Cryptocurrencies have become a major topic of interest in the United States, in part due to the extreme volatility of the flagship cryptocurrency, Bitcoin. Bitcoin rose from a modest value (under $1,000) to more than $15,000 in the span of a year, and now hovers between $6,000 and $12,000, with wild fluctuations throughout the days and weeks. It’s a potentially lucrative investment, but also a risky one—especially considering how new the concept of cryptocurrencies really is.
In addition to buying and selling cryptocurrencies, consumers are more actively involving themselves in crypto mining, the process of creating new digital currency. But the culture surrounding crypto mining is changing, and it may never be the same again.
How crypto mining works
Before you can understand how crypto mining is changing, you have to understand how it started, and what it is today. To hold its value, cryptocurrency needs to exist in a finite amount, and just like printing money, it needs an initial distribution. The system also relies on a network of peers (i.e., hundreds to thousands of computers) to audit each transaction on the network; in other words, the community of computers has to agree that a transaction is legitimate before it’s finalized as a “block” and added to the blockchain.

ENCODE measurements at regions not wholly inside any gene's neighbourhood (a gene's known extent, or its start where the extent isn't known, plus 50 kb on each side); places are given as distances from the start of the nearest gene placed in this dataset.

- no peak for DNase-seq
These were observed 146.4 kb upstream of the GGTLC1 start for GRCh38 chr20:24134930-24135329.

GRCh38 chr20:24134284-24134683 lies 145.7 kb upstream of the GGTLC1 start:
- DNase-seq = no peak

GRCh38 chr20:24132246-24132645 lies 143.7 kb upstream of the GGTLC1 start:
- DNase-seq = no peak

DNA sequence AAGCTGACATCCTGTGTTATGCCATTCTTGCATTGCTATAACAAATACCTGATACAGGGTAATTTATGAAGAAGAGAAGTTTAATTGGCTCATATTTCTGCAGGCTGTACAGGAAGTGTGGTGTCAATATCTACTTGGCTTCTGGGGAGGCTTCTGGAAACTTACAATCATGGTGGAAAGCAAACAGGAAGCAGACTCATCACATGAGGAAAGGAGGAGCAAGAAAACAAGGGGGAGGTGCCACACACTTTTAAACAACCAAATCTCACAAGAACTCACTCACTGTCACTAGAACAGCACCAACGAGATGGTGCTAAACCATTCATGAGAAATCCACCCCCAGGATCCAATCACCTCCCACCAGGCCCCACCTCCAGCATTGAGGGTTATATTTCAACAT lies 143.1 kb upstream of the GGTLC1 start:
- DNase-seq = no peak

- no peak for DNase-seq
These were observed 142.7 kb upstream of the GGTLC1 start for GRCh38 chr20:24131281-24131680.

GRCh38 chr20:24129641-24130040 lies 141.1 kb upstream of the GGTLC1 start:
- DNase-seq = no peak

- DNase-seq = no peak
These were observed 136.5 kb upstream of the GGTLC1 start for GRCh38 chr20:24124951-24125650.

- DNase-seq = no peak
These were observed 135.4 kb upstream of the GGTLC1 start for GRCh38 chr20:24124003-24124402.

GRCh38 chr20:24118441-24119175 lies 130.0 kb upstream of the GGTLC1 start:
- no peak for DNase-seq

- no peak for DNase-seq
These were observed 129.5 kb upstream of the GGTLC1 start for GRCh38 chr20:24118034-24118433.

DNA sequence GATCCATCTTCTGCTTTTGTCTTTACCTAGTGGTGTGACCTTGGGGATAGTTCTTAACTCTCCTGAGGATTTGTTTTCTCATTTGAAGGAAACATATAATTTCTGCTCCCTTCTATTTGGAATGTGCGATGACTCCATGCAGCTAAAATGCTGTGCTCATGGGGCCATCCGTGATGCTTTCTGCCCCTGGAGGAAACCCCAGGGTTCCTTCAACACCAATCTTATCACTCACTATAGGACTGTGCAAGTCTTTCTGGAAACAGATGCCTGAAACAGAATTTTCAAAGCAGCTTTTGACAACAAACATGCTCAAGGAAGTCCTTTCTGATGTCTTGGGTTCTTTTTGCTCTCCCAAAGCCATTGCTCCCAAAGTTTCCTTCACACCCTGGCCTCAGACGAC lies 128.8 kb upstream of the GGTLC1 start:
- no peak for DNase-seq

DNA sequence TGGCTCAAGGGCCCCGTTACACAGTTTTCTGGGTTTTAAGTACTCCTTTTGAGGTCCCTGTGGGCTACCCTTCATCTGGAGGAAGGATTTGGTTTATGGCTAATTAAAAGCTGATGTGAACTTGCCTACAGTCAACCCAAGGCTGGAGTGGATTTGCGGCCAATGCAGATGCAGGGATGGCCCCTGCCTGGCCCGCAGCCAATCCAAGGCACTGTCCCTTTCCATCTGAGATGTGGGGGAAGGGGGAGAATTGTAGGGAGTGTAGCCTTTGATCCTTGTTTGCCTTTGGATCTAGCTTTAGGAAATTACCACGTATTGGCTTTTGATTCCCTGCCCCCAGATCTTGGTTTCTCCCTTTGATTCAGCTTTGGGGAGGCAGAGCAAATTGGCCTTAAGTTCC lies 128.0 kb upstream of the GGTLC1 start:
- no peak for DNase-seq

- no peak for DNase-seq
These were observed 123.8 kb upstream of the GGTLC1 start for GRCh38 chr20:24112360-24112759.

Crypto mining exists as a solution to both problems. Essentially, a network of computers works to validate a hypothetical transaction by solving a 64-digit hexadecimal “hash.” If the transaction is validated, the block is legitimized, and the first computer on the network that solved it gets a fixed reward of cryptocurrency.
This problem-solving guesswork takes a tremendous amount of computing power, which requires advanced graphics cards, several man-hours of setup, and of course, lots of electricity. Still, millions of people are trying their hand at it for the chance to generate free cryptocurrency for themselves.
So how exactly is this process changing?
Increasing demand and popularity